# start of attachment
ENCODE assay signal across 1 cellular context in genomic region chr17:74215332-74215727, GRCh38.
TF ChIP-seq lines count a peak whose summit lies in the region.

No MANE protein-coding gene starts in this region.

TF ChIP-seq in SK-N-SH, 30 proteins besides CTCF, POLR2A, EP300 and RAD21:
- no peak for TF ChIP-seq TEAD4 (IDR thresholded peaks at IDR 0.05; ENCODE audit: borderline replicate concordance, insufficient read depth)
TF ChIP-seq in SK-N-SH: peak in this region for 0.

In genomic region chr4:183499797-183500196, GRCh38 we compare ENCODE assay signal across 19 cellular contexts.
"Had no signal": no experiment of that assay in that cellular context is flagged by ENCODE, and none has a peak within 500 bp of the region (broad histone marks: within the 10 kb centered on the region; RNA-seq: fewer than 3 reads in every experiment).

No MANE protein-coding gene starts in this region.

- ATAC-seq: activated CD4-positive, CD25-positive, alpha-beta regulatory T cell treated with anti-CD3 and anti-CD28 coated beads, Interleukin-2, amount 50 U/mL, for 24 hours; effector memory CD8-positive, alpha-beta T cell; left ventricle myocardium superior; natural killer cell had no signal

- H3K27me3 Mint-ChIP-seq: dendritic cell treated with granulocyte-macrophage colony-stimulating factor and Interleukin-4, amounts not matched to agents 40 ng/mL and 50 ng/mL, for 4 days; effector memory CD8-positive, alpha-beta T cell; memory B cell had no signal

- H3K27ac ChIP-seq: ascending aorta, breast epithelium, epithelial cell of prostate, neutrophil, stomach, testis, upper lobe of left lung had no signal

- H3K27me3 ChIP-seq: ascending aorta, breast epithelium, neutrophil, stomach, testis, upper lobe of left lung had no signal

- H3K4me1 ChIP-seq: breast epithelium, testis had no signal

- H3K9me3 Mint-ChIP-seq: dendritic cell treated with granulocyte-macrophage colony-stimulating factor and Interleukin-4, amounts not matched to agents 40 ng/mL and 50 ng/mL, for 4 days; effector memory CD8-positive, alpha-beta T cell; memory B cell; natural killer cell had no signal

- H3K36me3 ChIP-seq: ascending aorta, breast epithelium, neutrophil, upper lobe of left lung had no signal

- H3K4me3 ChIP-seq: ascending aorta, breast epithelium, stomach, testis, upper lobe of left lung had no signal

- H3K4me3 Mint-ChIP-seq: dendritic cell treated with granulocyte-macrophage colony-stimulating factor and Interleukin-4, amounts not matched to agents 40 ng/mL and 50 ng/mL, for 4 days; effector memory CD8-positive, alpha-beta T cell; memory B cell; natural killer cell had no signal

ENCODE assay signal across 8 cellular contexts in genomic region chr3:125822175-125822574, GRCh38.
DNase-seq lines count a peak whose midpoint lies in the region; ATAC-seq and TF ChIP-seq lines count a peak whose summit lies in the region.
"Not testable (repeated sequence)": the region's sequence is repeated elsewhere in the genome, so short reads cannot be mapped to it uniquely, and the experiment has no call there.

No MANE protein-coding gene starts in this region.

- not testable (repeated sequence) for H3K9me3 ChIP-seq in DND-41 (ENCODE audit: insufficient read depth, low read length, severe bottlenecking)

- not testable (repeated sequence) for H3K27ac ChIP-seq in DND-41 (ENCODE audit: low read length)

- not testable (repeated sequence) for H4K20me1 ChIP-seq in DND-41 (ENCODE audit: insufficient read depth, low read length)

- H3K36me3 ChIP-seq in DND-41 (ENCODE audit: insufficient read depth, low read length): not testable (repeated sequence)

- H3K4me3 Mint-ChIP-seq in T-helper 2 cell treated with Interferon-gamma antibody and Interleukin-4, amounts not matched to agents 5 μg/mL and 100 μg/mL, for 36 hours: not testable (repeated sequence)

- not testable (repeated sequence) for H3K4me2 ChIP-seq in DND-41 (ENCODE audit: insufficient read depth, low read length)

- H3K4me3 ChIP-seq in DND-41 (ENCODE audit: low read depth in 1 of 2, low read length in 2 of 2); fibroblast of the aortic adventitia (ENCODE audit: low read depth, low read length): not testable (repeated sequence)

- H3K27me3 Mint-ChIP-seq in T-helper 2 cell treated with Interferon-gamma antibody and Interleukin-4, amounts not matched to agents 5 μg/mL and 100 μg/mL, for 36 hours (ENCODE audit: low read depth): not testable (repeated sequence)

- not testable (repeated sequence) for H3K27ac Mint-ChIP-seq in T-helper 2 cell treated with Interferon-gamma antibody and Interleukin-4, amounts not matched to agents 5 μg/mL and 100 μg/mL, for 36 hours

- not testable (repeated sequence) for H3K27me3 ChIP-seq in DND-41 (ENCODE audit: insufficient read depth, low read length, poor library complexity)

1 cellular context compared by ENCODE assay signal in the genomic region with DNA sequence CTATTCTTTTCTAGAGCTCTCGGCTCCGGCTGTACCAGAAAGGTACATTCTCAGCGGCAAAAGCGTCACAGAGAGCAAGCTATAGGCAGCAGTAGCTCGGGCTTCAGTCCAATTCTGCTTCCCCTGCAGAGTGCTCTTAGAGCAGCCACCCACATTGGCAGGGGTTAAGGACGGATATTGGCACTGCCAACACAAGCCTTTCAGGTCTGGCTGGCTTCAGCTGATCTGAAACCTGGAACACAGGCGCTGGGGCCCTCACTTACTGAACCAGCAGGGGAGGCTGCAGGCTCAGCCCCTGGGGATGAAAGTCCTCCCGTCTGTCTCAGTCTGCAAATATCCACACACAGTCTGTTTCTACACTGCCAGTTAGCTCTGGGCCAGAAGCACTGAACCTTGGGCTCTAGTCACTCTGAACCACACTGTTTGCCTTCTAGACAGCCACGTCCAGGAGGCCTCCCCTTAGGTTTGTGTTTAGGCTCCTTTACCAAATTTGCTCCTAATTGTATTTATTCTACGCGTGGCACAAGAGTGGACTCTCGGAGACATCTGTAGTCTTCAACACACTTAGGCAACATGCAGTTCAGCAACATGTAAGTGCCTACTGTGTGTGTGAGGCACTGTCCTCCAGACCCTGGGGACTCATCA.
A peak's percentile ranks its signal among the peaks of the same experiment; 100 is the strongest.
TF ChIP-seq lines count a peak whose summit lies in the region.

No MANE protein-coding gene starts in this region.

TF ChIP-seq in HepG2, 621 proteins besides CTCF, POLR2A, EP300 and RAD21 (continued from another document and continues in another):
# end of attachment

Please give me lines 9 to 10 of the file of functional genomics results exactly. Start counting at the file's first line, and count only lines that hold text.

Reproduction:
No MANE protein-coding gene starts in this region.

- ATAC-seq: activated CD4-positive, CD25-positive, alpha-beta regulatory T cell treated with anti-CD3 and anti-CD28 coated beads, Interleukin-2, amount 50 U/mL, for 24 hours; effector memory CD8-positive, alpha-beta T cell; left ventricle myocardium superior; natural killer cell had no signal